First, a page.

US (1964) Dir. Martin Ritt
John Sturges took Kurosawa’s seminal Seven Samurai and turned it into The Magnificent Seven; Sergio Leone re-imagined Kurosawa’s Yojimbo as A Fistful Of Dollars; could it be a case of third time a charm for Martin Ritt as he follows suit by relocating Kurosawa’s Rashomon to the Wild West as The Outrage?
The conceit of the story is the truth behind the stabbing of a Southern gentleman (Laurence Harvey), for which a notorious bandit Juan Carrasco (Paul Newman) was eventually tried and convicted for. However as a disillusioned preacher (William Shatner) and a failed prospector (Howard Da Silva), who were both present at the trial, tell a cynical conman (Edward G. Robinson), the outcome isn’t so simple since the testimonies of Carrasco, the victim’s wife (Claire Bloom) and the victim himself – via an Indian shaman (Paul Fix) – all offer differing accounts of what happened.
While the original source material dates back to a short story by Ryūnosuke Akutagawa first published in 1915, it is Kurosawa’s adaptation, which uses the bare bones of Akutagawa’s work, that is the rightful blueprint being copied by Ritt, by way of a stage play adaptation by Fay and Michael Kanin, in which Bloom also starred as the wife. Obviously with the two prior translocations from Japan to the western plains of the US (although Ritt may not have been aware of Leone’s film as they were both being made at the same time) one can be forgiven for seeing this as a mere cash-in on a proven formula.
However where The Outrage differs is how it sticks more closely to its inspiration rather than picking the salient bits and reworking them for their new locations and settings as the other two films did. The problem as ever is trying not to compare this film to Rashomon, since Kurosawa’s work is such monumental classic but by emulating the original, Ritt incurs this anyway. While this film does not deserve to be dismissed so easily, the fact it is not as famous as its two previously mentioned counterparts tells us plenty.
So, to the three testimonies which barely deviate from those detailed in Rashomon. Carrasco admits to tricking the victim off track to see to rare Aztec treasures but his true intention is to have his way with his wife. This aspect is played down compared to Rashomon’s due to Hollywood still being under the strict decency code but enough is implied for us to get the picture. This particular aspect is universal in all three accounts but what happens next changes from story to story, with the pivotal figure being the wife, who was either a dishonoured woman, a spiteful jezebel or a simple bystander as the two men entered into a duel.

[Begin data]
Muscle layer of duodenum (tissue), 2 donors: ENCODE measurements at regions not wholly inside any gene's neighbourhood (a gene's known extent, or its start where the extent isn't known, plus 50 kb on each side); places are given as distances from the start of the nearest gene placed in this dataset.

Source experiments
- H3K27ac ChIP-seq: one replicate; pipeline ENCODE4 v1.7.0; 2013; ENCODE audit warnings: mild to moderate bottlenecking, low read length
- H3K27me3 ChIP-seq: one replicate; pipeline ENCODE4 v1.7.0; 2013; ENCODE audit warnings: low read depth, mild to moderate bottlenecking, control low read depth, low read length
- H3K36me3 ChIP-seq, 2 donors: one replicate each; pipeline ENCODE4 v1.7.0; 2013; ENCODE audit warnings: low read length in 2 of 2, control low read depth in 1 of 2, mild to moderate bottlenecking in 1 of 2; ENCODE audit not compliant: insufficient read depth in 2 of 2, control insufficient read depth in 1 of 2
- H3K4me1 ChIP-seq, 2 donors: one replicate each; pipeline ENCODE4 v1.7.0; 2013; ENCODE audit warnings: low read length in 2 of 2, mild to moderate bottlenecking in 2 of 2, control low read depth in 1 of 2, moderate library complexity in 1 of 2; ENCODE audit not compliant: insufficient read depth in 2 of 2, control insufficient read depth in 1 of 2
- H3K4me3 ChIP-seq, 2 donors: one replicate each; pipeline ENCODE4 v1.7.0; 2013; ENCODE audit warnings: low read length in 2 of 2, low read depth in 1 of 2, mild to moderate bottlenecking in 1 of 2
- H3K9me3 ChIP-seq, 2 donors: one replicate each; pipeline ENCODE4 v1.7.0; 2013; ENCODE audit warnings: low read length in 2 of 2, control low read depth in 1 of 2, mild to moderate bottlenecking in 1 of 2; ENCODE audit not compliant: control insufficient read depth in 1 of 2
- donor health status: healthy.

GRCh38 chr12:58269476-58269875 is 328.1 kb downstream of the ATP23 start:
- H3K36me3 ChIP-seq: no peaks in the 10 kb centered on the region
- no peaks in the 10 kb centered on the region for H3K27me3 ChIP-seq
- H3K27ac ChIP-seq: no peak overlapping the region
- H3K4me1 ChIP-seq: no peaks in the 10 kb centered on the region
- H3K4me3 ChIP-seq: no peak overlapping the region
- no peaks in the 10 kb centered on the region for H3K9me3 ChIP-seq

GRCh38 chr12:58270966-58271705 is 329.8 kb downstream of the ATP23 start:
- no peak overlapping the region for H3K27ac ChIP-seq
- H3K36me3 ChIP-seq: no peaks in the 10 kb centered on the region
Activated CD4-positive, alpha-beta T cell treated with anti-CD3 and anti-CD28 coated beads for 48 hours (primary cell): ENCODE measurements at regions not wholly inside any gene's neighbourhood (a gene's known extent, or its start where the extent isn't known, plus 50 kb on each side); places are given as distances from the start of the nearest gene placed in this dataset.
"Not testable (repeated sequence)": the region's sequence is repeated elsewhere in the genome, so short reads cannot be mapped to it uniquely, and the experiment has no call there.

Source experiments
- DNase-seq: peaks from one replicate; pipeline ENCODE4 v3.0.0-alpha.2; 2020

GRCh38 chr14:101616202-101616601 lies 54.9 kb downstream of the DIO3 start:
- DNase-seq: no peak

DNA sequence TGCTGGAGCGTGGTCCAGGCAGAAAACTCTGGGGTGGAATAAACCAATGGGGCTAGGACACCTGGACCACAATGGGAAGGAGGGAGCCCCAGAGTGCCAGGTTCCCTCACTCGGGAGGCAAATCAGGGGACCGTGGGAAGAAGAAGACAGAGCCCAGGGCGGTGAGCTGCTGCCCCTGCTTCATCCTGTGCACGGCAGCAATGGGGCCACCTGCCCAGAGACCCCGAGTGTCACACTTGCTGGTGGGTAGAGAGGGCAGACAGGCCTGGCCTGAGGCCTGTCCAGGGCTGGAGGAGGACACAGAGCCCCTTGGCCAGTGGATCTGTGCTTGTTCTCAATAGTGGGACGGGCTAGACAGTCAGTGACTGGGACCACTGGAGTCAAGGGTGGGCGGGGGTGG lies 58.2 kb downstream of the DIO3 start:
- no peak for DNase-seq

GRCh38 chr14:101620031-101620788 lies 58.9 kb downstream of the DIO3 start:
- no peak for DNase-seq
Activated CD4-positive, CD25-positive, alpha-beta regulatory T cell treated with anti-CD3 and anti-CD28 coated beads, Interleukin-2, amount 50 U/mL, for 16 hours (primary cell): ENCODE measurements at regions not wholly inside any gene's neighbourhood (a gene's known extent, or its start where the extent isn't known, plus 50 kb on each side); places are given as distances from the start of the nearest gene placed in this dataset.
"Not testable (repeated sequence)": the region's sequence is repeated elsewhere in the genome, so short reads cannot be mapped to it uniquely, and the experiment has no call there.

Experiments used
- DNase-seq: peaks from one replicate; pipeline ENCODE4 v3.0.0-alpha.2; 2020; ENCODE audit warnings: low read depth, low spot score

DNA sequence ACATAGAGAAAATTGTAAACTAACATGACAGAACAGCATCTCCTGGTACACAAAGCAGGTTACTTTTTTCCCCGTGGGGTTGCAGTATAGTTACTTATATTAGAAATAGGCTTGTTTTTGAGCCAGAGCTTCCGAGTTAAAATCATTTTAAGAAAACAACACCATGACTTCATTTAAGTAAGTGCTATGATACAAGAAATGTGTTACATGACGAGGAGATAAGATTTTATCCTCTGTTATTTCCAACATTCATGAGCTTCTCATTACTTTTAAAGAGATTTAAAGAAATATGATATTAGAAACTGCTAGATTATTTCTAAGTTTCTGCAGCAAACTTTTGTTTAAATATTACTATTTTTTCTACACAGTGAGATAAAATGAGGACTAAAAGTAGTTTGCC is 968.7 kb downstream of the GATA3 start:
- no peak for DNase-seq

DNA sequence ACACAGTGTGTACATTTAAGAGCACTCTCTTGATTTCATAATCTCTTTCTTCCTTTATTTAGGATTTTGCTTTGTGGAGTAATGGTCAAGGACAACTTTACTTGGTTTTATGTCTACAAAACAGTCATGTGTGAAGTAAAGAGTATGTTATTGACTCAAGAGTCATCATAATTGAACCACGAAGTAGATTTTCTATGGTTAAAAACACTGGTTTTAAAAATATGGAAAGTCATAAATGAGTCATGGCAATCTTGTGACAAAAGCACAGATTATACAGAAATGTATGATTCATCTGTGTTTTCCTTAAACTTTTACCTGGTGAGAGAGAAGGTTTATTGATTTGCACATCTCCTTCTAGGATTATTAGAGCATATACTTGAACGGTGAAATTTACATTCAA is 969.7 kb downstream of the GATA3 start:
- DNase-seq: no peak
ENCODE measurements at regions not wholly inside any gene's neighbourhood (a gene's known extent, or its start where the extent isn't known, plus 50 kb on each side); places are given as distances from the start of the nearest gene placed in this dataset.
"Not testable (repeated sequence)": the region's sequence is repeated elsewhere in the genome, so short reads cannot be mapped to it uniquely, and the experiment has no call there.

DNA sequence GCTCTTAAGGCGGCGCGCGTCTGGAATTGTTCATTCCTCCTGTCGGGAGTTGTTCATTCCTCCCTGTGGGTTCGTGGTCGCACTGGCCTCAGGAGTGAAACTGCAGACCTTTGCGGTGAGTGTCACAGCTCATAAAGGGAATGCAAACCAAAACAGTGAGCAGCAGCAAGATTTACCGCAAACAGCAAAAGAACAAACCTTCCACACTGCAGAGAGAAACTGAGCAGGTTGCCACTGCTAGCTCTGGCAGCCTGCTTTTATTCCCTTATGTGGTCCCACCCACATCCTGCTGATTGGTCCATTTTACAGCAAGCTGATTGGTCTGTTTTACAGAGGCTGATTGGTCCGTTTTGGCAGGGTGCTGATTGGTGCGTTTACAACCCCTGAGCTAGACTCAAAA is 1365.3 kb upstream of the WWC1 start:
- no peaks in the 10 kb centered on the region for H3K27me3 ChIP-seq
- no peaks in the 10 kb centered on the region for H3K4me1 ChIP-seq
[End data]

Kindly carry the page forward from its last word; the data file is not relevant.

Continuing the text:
But wait – there is a fourth account! An observer watched from afar and saw how the whole thing went down but didn’t come forward during the trial. Just as before, this version counters the other three so just who is telling the truth? And why did they not make themselves known in the name of justice?
As we have already discussed Ritt took many of his cues for this film from Kurosawa which makes The Outrage feel closer to Rashomon in both mood and aesthetic. A rarity in Hollywood, there is little in the way of a musical score with the sounds of nature providing the soundtrack and ambience for the most part. The film opens with the sound of pouring rain as the camera approaches the run down railway station where the preacher sits, joined shortly by the prospector and his mule.
The famous strolling shot of Rashomon, of the leaves of the trees as seen from underneath, is cheekily and briefly replicated later on here but not quite to the same effect. As Ritt also used the stage play as a template much of the film has that rigid feel to it, and this is mostly prevalent during the scenes in the clearing where the disputed crime took place. There may be some camera movement and there is a small stream nearby into which a fight spills over but the whole set up and the restricted movements of the cast involved gives the impression that this transposing of the stage play was taken a little too literally.
The other obvious difference that stands out the most is in the characterisations of the three main players. In today’s world the Mexican bandit would be seen as a lazy stereotype but for the sake of this story it makes sense. Casting Paul Newman who was a rising star hot of the success of Hud was a gamble, not in the least as he is barely recognisable here. While he makes a decent fist of it, he is too comical, especially the accent, and lacks the feral menace of Toshiro Mifune’s bandit in Rashomon.
Laurence Harvey is disappointingly wooden, often upstaged by the tree he is tied to, while Claire Bloom, reprising her stage role, picks up the slack, flitting between a prim and proper lady to a full own southern bell complete with hokey accent. Her character has less mystique of her Japanese counterpart, which we can put down to cultural differences, due to the Japanese women of that period noticeably beholden to the social etiquette of women being subservient to their men.
William Shatner may have been two years away from Captain Kirk but even here he delivered his…lines…in that… famous… staccato style…of…his. Showing no signs of slowing down Edward G. Robinson was on top form as the loud con man listening with disbelieving ears to this complex tale.
If one is unaware of Rashomon then The Outrage will appear a well made, uniquely told western albeit with an occasional clunky script. Those already familiar with Kurosawa’s original will find this equally fascinating but the temptation to make comparisons between the two hard to resist.